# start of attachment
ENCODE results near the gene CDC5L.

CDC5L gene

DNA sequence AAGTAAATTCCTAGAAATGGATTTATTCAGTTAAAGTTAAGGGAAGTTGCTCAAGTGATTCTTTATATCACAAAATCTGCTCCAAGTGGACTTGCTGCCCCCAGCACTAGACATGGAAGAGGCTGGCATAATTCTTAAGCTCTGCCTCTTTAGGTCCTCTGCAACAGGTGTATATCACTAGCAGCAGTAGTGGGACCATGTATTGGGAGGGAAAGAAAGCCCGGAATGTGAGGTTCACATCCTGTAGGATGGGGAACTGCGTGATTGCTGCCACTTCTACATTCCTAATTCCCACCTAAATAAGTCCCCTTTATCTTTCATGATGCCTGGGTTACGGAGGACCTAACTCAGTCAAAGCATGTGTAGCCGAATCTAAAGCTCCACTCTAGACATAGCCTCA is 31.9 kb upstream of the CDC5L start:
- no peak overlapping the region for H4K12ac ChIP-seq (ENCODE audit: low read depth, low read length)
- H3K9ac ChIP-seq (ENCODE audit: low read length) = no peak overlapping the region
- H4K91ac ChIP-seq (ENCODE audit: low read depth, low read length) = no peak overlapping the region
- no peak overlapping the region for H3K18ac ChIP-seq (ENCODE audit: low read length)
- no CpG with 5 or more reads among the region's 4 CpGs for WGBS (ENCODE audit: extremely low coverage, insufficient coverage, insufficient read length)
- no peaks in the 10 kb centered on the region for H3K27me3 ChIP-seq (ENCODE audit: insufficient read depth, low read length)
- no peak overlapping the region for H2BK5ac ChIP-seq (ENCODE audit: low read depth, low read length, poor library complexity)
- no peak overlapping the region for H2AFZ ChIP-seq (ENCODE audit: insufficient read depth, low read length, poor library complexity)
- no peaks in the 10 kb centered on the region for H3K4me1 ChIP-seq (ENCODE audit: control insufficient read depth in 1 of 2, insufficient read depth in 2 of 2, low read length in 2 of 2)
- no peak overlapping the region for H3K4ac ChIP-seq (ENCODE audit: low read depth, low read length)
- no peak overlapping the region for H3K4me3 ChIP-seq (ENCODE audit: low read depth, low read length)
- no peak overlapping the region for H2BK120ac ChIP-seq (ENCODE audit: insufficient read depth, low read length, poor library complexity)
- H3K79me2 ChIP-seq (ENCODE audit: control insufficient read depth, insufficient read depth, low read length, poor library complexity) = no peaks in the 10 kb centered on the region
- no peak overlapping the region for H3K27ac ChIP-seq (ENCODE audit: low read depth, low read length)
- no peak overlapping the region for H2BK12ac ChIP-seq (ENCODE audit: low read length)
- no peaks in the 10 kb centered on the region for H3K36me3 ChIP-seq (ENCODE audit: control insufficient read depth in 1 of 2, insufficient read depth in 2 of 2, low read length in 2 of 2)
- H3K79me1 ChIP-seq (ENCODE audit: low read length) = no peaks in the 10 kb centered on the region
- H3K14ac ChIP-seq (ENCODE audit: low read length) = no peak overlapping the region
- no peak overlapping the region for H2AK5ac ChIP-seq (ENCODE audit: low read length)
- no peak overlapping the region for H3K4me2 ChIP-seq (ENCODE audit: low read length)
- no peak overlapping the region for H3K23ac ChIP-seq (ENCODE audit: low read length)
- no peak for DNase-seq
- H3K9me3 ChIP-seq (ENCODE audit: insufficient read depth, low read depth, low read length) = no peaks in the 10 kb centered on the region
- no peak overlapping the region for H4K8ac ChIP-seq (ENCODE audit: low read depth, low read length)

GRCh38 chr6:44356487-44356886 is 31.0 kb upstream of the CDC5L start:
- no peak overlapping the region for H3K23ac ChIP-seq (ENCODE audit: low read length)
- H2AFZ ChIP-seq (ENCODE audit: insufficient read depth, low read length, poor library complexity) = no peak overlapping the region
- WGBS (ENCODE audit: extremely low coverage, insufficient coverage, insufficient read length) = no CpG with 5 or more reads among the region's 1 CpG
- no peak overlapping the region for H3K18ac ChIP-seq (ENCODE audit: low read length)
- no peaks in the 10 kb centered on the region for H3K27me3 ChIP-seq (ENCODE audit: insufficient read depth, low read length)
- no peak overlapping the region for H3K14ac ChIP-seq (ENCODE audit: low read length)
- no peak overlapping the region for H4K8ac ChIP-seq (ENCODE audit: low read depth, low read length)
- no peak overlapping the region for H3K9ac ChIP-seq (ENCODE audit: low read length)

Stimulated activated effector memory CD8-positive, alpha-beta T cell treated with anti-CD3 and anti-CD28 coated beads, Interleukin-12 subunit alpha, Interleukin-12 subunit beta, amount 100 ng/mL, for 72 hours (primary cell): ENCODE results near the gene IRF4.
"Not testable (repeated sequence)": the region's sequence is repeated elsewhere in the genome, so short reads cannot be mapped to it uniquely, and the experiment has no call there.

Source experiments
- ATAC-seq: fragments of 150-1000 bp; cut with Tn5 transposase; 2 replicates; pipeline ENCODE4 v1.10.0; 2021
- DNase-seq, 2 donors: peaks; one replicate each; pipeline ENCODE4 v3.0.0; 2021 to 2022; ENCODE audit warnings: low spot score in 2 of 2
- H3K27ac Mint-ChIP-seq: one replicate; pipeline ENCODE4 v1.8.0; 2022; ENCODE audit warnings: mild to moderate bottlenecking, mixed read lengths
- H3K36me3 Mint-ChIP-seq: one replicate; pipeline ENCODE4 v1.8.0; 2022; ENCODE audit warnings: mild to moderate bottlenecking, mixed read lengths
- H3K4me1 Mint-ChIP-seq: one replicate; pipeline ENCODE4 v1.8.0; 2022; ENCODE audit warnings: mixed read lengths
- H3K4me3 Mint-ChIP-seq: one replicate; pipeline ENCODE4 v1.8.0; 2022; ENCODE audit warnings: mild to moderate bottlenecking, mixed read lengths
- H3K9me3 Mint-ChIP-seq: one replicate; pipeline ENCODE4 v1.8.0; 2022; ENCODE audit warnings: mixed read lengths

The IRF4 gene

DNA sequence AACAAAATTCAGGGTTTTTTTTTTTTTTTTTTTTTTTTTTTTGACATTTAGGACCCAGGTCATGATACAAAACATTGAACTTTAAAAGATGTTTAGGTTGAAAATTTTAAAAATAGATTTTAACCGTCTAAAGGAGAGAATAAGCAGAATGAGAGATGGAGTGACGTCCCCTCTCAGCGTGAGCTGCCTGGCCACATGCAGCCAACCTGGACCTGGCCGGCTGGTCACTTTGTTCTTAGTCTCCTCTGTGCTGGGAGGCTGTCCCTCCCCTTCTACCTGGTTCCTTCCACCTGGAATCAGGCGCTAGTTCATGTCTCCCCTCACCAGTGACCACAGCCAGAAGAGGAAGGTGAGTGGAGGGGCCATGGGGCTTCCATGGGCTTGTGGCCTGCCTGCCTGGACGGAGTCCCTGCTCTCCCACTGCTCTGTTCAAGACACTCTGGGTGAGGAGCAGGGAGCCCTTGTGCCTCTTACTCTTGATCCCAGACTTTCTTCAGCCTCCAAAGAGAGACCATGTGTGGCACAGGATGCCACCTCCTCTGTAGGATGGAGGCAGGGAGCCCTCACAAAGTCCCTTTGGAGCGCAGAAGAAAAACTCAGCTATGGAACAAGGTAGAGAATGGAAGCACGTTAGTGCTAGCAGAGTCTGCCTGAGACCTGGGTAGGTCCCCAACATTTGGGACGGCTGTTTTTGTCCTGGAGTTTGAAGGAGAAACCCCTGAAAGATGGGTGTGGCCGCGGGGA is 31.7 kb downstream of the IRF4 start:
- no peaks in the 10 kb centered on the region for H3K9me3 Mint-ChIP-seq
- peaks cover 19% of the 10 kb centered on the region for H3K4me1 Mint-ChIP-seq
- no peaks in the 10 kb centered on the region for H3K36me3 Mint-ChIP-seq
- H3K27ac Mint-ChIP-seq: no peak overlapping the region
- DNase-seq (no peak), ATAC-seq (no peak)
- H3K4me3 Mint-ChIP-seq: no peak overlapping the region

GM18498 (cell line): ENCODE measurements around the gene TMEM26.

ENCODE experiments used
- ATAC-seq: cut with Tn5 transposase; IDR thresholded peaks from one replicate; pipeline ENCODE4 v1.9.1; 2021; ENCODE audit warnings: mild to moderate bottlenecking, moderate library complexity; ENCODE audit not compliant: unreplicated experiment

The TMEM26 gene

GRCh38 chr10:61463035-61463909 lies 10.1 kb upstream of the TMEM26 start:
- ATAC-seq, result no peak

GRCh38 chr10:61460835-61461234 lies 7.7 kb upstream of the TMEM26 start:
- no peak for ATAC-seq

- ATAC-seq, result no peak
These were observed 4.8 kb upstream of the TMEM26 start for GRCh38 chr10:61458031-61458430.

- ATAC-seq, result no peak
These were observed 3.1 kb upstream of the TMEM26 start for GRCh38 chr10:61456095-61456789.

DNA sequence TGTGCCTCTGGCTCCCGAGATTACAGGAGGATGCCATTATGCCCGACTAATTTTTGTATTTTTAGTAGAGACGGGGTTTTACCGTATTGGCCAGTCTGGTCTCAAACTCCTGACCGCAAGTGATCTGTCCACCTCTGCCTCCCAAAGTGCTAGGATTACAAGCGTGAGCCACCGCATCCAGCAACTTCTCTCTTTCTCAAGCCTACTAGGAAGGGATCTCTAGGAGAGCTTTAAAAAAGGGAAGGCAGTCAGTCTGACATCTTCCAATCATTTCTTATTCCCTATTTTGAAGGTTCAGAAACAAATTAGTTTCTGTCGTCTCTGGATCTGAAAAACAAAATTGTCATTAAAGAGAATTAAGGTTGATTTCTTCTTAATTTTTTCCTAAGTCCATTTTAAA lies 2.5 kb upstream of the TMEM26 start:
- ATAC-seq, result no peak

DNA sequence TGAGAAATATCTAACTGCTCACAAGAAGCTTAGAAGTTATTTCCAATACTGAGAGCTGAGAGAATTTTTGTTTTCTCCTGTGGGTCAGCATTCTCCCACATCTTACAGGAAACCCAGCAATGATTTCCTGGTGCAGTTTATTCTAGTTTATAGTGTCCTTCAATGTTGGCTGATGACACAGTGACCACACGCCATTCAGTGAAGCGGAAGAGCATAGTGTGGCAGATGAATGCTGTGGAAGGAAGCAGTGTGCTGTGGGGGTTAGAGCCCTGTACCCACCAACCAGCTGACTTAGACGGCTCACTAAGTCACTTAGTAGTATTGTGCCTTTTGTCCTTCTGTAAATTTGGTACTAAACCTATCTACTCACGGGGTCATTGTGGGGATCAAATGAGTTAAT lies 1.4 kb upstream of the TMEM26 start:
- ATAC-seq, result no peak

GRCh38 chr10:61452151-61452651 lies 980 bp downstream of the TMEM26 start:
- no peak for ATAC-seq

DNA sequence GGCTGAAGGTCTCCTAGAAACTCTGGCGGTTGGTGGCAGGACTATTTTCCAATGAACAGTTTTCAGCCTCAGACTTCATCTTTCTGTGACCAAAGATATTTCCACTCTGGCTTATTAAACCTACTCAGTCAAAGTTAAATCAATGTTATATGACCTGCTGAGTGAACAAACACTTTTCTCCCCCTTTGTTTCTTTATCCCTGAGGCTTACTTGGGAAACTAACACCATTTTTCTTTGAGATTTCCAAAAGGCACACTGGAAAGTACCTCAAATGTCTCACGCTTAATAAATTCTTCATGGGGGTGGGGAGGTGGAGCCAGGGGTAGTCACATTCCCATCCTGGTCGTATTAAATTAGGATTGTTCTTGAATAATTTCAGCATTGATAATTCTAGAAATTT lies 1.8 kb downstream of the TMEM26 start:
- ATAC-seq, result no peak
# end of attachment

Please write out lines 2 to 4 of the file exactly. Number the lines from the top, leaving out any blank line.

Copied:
CDC5L gene

DNA sequence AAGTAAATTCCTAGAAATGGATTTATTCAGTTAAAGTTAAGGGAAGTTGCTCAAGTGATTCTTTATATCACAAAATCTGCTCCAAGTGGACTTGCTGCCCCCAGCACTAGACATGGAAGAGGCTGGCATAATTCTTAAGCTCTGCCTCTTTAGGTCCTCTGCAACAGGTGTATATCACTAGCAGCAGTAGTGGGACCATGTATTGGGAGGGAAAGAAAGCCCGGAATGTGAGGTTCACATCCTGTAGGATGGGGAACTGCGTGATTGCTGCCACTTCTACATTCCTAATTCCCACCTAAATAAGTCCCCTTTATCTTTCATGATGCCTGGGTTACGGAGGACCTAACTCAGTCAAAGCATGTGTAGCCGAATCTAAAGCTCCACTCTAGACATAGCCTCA is 31.9 kb upstream of the CDC5L start:
- no peak overlapping the region for H4K12ac ChIP-seq (ENCODE audit: low read depth, low read length)